Monday, November 18, 2013

A Taste Of The First Thanksgiving

Thanksgiving is just around the corner, here in the states, and many of us are preparing to devour generous helpings of turkey, stuffing, mashed potatoes & gravy, sweet potatoes,
 photo Scampi served
Description: Tender, juicy roast turkey - the main attraction - with old-fashioned gravy, cranberry sauce, smashed potatoes, baked green beans, sweet and sour cod, steamed rice, pickled green papaya relish, flan, pigs in a blanket... | 
Date: 11/23/2005 | Photographer: Ms. Jones from California | This photo is licensed under the Creative Commons Attribution 2.0 Generic license.
deviled eggs, cranberry sauce, sweet corn, various fall vegetables, and pumpkin pie just as the Pilgrims and the Wampanoag Tribe had back in 1621.  Well...., not exactly.  Actually, the holiday's menu has evolved considerably over the last few hundred years.

For starters, while potatoes are a big part of our celebration, they first grew in South America and hadn't made their way into the Wampanoag diet at the time of the 1621 harvest celebration.

So, if there were no potatoes, what was served at the first Thanksgiving?

 photo Scampi served
Title: The First Thanksgiving | Date: between circa 1912 and circa 1915 | Painter: Jean Leon Gerome Ferris (1863–1930) | This media picture is in the public domain in the United States. This applies to U.S. works where the copyright has expired, often because its first publication occurred prior to January 1, 1923.
While no one has found a complete menu from the historic celebration, gastronomic anthropologists are certain that the Pilgrims and the Wampanoag Tribe were able to cook with; waterfowl (goose, duck), wild turkey, venison, lobsters, clams, mussels, oysters, dried corn, corn meal, pumpkins, squashes, onions, porridge, and corn bread; to dine upon at their 1621 harvest celebration. Surprisingly, experts claim that the turkey gave way to goose, duck, and venison as the main courses.  Although less certain, anthropologists also think the diners may have eaten; eels, chestnuts, walnuts, dried beans & peas, lettuces, spinach, and radishes.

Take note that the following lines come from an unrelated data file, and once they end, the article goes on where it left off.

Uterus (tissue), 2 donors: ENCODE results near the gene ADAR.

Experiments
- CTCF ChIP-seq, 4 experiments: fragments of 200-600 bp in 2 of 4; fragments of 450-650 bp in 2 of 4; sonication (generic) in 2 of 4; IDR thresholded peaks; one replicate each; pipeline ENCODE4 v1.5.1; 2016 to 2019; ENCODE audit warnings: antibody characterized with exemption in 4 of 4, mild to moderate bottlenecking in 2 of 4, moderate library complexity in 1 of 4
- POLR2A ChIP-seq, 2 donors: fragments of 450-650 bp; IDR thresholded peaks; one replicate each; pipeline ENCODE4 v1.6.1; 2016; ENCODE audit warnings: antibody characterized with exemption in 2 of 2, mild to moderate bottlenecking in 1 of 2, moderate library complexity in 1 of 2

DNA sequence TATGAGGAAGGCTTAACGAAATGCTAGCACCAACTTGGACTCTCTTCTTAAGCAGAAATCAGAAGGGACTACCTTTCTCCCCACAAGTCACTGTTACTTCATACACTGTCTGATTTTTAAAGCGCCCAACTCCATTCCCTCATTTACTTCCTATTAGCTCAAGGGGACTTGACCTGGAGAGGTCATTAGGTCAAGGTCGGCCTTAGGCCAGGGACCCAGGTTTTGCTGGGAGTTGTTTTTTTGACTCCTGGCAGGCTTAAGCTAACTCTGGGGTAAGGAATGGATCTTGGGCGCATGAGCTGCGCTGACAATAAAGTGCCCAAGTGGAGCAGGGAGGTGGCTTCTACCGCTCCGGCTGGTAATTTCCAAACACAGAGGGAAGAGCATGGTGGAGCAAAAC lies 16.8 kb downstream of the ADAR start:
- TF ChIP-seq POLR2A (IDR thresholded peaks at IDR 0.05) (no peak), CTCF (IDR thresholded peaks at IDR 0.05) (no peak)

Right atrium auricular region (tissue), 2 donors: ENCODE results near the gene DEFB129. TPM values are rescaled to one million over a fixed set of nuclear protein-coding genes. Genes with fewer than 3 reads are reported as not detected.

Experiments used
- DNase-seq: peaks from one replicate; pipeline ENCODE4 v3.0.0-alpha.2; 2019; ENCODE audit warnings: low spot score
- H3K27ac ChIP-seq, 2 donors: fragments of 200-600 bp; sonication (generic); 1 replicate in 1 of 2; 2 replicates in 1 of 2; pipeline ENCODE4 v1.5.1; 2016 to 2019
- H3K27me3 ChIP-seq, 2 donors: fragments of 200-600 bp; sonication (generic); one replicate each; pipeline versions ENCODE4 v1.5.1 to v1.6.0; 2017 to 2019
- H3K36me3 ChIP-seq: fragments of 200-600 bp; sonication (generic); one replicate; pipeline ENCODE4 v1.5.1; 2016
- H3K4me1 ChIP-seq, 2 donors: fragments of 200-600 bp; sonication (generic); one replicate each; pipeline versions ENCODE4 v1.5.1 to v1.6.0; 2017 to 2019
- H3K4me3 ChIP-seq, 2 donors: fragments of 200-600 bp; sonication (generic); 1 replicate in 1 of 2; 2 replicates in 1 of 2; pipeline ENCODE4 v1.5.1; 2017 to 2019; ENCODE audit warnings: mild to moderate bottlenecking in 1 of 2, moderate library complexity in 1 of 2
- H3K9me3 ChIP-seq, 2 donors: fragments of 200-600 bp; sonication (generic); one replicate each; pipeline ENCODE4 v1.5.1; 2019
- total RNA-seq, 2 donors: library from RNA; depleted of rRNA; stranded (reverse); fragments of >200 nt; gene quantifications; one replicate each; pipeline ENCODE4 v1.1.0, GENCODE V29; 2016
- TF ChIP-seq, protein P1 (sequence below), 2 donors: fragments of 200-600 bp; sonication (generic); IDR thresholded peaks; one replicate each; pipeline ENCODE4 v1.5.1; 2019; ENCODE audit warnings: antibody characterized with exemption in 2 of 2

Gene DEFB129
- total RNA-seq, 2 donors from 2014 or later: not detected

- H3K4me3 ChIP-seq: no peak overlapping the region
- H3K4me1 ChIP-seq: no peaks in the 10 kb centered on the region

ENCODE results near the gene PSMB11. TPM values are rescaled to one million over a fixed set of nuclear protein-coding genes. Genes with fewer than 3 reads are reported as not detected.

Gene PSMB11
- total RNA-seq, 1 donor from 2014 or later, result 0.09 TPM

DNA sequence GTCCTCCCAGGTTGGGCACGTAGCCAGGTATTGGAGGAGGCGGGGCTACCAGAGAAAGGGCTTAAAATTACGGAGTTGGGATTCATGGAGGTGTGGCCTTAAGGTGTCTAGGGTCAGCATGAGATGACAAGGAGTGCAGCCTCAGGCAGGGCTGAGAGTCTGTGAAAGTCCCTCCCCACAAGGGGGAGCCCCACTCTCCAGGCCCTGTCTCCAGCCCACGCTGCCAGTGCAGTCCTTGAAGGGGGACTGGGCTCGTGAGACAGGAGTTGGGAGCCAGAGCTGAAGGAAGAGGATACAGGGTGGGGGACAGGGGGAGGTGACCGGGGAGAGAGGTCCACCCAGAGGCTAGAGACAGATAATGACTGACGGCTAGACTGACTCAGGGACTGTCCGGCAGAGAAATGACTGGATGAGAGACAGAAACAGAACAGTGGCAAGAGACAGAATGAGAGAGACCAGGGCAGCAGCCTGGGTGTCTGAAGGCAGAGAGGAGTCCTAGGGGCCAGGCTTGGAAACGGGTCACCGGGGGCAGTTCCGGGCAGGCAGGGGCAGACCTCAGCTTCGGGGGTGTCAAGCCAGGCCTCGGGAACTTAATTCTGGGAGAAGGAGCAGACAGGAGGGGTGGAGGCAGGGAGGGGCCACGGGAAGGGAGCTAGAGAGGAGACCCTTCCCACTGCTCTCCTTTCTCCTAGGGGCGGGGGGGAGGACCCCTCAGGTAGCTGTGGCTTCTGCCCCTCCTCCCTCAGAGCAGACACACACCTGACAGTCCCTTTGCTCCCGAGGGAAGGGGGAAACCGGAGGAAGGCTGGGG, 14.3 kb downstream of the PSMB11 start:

For readers looking for a "genuine Thanksgiving experience," I've compiled five recipes which should deliver the general flavor profile of the dishes the Pilgrims may have prepared.   Of course, the recipes utilize modern ingredients, measurements, and equipment.
1. Cornbread
  • 1 cup cornmeal
  • 1 cup all purpose flour
  • 1/2 teaspoon salt
  • 1/2 teaspoon baking soda
  • 1 cup buttermilk
  • 1/2 cups butter
  • 2/3 cups white sugar
  • 2 eggs
  1. Preheat oven to 375 degrees F (175 degrees C). Grease an 8 inch square pan.
  2. Melt butter in large skillet. Remove from heat and stir in sugar. Quickly add eggs and beat until well blended. Combine buttermilk with baking soda and stir into mixture in pan. Stir in cornmeal, flour, and salt until well blended and few lumps remain. Pour batter into the prepared pan.
  3. Bake in the preheated oven for 30 to 40 minutes, or until a toothpick inserted in the center comes out clean. [Source]
2. Pumpkin Soup
  • 2 medium pumpkins (for recipe)